The Canada Day parade at Maple Bay may be small, but it always draws an enthusiastic crowd. (Kevin Rothbauer/Citizen)

The Canada Day parade at Maple Bay may be small, but it always draws an enthusiastic crowd. (Kevin Rothbauer/Citizen)

Lack of communication forces Canada Day event in Maple Bay to change course

New regulations prevent traditional community parade and party

There will be a community celebration in Maple Bay come Canada Day but it won’t include the usual 20-year-old traditions due to what one North Cowichan councillor says was a lack of communication between the municipality and the event’s organizers.

Gone are the famous parade and party at the Rowing Club and boat launch. Now, the Herd Road dog park will be the place to be from noon until 2 p.m. on July 1. There’ll be a helicopter fly-over around 12:30 p.m., a gelato truck, cake, a contained walking parade, and more.

“Please pass the news around that we are meeting at the Herd Road Park and celebrating Canada Day,” said Maple Bay Community Association member Barb Stone. “This is the one event of the year that brings the Maple Bay neighbours together and we will not cancel this event. Stay tuned for a return to our traditional space, next year.”

According to North Cowichan councillor Christopher Justice, council liaison to the MBCA, new regulations regarding traffic control, safety, and liability were not adequately communicated to the group and not only was it too late, but it was cost prohibitive for the requirements to be met.

“The bottom line is that I’m waiting to get a full explanation from the administration,” Justice said, after confirming both the parade and party at the boat launch have been scrapped for 2022. “I have had a conversation with a couple of senior staff and they’ve basically told me that we’ve got some new regulations and we failed to communicate them fast enough to the association for them to develop the required plan, but it’s more complicated than that of course.”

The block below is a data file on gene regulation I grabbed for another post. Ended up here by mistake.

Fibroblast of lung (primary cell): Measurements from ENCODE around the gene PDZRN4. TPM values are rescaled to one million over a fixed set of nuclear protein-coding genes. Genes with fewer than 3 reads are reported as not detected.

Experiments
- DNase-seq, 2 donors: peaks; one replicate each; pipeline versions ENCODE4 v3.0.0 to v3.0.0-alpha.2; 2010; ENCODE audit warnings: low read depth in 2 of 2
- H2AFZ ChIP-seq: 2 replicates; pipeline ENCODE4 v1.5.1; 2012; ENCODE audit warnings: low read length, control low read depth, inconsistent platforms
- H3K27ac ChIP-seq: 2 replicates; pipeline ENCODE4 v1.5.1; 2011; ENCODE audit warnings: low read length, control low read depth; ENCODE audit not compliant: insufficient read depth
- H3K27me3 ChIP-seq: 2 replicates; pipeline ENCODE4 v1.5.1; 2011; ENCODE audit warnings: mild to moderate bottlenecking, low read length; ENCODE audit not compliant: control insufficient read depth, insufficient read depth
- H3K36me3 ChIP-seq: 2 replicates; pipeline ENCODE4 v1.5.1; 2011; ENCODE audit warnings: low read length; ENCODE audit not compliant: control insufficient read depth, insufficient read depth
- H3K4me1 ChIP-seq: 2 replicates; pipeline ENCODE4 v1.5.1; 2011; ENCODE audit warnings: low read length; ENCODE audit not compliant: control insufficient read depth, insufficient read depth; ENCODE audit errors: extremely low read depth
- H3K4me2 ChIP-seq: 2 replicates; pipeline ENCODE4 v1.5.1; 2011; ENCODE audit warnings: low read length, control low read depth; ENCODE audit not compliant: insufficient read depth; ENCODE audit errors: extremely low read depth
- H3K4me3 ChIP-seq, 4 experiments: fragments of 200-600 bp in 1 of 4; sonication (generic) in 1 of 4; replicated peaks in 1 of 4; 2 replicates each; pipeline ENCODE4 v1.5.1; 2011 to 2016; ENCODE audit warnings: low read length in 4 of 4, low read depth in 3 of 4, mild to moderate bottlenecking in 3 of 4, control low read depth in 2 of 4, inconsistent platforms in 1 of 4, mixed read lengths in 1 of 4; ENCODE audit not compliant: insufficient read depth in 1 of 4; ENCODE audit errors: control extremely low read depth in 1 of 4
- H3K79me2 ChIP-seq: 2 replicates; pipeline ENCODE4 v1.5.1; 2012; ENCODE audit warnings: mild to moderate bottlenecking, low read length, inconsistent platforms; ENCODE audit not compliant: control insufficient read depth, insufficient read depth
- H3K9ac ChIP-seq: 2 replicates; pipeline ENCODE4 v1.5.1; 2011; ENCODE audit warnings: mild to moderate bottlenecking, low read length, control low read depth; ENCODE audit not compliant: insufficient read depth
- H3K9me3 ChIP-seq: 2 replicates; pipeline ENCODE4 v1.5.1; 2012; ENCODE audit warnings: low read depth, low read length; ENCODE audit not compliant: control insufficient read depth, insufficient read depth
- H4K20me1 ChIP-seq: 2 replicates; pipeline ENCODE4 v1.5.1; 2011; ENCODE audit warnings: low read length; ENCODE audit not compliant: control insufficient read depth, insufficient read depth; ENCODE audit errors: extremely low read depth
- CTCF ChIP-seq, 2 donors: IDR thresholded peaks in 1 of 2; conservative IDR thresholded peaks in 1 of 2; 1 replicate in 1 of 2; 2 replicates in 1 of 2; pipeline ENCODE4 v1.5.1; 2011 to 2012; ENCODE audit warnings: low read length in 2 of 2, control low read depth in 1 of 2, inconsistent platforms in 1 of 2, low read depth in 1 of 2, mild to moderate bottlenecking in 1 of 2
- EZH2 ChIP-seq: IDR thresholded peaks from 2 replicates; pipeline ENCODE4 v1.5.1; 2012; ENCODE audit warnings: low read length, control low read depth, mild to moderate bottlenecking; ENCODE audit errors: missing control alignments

The MBCA did apply for a grant-in-aid from North Cowichan, which the group received, but they didn’t apply for enough to cover the cost of traffic control under the new regulations which were, at the time, unknown to them.

Also, Justice explained, due to the pandemic the group was later than usual in committing to hosting the event so they didn’t leave enough time to jump through all the regulatory hoops.

Justice believes there was no malicious intent by staff or council at the municipality to specifically restrict the MBCA.

“It’s an unanticipated side effect of what the administration sees as modernization, or bringing the municipality out of the dark ages and it means being more aware of risk and liability,” he said. “But the rest of us sort of see it as overly rule-oriented officiousness or predatory bureaucracy.”

Justice has participated in the event for years and is disappointed it won’t happen as it traditionally has this July 1.

“These regulations disallow this ancient, old tradition that everybody loves,” he said. “I find it extraordinarily disappointing and ridiculous. However we’re going to make sure that in subsequent years the same problems don’t come up.”

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